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Chris Pine’s ‘Outlaw King’ is a disappointing medieval drama: Review – ANITH
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Chris Pine’s ‘Outlaw King’ is a disappointing medieval drama: Review

Chris Pine’s ‘Outlaw King’ is a disappointing medieval drama: Review

There are a few reasons to recommend Outlaw King, David Mackenzie’s medieval movie starring Chris Pine as Robert the Bruce.

For one, it’s pretty. Like, really pretty. Mackenzie never misses an opportunity to showcase the pristine beauty of the Scottish countryside, with its rolling hills and soft mists. There’s one particular shot of a rainbow that nearly made me gasp. 

It’s also got plenty of fighting, if you’re into that sort of thing. The film rarely goes longer than 20 minutes without a battle scene, some more doomed or more epic or more violent than others, but all convincingly choreographed to look difficult and exhausting and flat-out brutal. Do you wish Game of Thrones had way less talking and way more action? Outlaw King might be for you.

And  — it must be acknowledged, because it was the talk of TIFF — it does feature a brief scene of full-frontal nudity from Chris Pine. Not for any real reason. The NSFW reveal doesn’t advance the plot or themes in any way. It’s just there, casually swinging in the breeze while he bathes in the river and chats with his friends, because realism, I guess?

But dig beyond those surface-level pleasures, and there’s not enough there there. Outlaw King is one of those historical dramas that takes the Wikipedia approach to storytelling: This happens, and then that happens, and then that guy dies, and then that battle takes place, and then this other thing happens. There are a few captions at the end to explain how everything turns out, and then it’s time for the credits.

Outlaw King is more interested in Robert the historical figure than Robert the person.

Outlaw King does occasionally show glimmers of the more interesting movie it might have been. Mackenzie has an eye for the little human details that make a world real, like the awkward glance exchanged between two strangers at their own wedding ceremony, the barely restrained eyeroll of a father regarding his disappointing son. And his talented cast does their level best to breathe life into their characters. But time and again, the film lets them down.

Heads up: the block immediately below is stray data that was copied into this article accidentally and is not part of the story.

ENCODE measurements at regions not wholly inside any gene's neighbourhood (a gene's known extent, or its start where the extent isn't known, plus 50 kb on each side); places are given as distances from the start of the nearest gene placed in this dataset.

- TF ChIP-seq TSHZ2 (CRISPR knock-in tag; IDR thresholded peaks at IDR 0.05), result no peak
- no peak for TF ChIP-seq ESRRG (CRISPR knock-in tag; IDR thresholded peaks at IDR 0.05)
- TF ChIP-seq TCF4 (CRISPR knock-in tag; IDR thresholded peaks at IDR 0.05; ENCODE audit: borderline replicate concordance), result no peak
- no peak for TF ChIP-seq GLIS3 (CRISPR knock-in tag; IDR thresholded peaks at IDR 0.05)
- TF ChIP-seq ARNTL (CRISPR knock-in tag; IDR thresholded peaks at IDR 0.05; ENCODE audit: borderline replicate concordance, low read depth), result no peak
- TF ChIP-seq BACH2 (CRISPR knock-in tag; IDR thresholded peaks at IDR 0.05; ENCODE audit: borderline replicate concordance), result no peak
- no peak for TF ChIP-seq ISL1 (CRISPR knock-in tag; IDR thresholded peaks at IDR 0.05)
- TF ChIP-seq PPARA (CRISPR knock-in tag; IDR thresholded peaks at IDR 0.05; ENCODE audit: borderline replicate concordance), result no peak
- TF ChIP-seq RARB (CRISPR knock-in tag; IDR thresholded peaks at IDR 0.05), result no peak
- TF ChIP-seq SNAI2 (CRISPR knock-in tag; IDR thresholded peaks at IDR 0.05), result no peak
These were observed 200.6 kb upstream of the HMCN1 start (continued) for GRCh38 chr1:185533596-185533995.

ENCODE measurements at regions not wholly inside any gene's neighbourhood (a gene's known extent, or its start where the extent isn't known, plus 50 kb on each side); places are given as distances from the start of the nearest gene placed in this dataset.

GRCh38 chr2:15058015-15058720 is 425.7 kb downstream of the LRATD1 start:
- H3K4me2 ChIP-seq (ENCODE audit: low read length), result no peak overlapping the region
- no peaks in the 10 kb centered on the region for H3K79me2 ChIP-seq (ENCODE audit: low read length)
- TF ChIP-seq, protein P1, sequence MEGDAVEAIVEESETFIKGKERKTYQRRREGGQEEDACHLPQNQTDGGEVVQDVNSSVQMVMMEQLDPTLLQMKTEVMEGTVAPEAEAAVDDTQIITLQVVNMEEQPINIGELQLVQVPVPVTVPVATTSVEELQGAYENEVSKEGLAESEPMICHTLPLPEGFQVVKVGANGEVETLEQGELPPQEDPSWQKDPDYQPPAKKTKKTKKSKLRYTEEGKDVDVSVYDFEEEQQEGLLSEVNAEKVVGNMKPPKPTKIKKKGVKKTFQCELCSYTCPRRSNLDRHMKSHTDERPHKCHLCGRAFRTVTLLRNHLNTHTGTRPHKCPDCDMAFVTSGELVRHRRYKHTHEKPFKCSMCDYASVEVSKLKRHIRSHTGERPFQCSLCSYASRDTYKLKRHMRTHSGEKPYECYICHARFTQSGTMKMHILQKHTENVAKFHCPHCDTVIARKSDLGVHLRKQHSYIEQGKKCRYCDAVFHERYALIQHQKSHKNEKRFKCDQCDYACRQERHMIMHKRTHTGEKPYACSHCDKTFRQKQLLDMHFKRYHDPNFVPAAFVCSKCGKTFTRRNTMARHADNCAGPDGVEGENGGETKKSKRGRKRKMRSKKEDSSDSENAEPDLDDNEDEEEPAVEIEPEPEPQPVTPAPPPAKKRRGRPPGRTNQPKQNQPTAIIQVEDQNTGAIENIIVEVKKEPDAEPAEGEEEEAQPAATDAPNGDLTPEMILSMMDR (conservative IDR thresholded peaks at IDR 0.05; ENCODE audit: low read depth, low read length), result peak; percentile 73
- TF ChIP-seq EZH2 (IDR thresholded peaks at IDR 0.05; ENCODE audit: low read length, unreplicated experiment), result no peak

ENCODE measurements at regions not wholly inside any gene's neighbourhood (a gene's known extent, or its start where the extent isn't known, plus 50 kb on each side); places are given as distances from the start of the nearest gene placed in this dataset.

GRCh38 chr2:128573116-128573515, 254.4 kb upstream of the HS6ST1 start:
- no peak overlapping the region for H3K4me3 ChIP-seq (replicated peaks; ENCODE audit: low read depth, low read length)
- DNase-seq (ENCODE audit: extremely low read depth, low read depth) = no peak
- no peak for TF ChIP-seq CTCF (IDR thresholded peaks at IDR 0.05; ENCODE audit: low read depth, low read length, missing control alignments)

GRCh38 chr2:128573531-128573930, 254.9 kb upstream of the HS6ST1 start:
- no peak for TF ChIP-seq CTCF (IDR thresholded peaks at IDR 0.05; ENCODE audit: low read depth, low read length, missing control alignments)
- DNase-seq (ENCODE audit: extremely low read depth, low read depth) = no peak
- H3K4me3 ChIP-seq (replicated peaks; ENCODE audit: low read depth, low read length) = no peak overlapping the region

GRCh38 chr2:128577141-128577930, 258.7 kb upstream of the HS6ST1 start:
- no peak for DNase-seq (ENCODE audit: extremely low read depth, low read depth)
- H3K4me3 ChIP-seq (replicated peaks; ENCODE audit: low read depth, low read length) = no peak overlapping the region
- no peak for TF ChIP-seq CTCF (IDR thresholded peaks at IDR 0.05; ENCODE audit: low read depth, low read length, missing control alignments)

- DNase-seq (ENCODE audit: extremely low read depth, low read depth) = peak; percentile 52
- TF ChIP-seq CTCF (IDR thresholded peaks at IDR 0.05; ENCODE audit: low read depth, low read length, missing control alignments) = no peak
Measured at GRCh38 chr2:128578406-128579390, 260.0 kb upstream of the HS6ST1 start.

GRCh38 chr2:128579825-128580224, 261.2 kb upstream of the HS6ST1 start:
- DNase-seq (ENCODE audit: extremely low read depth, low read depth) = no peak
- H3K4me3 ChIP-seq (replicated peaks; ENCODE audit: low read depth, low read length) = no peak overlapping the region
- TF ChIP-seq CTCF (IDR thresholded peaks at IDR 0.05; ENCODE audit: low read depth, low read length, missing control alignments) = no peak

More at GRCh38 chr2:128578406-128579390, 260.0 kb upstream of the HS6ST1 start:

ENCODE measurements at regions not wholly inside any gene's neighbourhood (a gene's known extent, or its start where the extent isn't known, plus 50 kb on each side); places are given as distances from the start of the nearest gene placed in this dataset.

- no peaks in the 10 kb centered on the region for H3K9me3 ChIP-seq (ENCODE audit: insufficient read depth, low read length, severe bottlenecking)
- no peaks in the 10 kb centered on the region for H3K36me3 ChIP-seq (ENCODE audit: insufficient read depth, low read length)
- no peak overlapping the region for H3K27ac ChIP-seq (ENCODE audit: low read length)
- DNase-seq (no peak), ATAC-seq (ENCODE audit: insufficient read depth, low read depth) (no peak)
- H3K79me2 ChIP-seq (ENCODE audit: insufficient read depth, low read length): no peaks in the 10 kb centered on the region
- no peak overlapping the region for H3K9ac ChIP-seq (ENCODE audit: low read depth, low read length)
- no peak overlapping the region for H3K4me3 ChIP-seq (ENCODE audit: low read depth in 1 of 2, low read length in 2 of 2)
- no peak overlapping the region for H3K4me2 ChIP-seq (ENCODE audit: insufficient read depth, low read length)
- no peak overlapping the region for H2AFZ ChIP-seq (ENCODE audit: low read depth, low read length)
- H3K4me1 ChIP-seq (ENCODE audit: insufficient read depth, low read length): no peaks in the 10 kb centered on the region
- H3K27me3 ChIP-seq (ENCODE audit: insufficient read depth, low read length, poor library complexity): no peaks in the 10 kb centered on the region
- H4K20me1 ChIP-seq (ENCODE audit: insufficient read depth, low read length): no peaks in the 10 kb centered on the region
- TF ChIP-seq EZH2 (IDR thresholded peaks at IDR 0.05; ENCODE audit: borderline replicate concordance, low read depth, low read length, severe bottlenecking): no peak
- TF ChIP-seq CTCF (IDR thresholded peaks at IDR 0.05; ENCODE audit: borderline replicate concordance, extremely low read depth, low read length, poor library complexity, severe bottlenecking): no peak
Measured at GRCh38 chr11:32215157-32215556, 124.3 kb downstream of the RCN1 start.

Florence Pugh (Lady Macbeth) brings such strength and warmth to the role of Elizabeth, Robert’s wife, that she seems like an early contender for the most intriguing character of the movie — before the plot sidelines her, giving her little to do for the last two-thirds of the movie. Aaron Taylor-Johnson’s Lord Douglas shows flashes of wildness, but only in brief glimpses — otherwise, he’s stuck playing just another one of Robert’s men. 

Even Pine, in the lead role, deserves better. Outlaw King seems more interested in Robert the historical figure than Robert the person, and keeps the latter at arm’s length. So although we spend plenty of time watching Pine gaze grimly into the distance, charge bravely into battle, or suffer nobly at the hands of English soldiers, it’s hard to say we really know him by the end of the film. 

Who these people are beyond their names and titles, why we should be invested in their journey, and what larger cultural and political forces are driving them, is only perfunctorily explored. Perhaps viewers more familiar with Scottish history won’t mind as much; if you’re already fully invested in Robert the Bruce and his quest to unify Scotland, Outlaw King probably sells itself. But for everyone else, Outlaw King doesn’t offer much to hang onto.

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Anith Gopal
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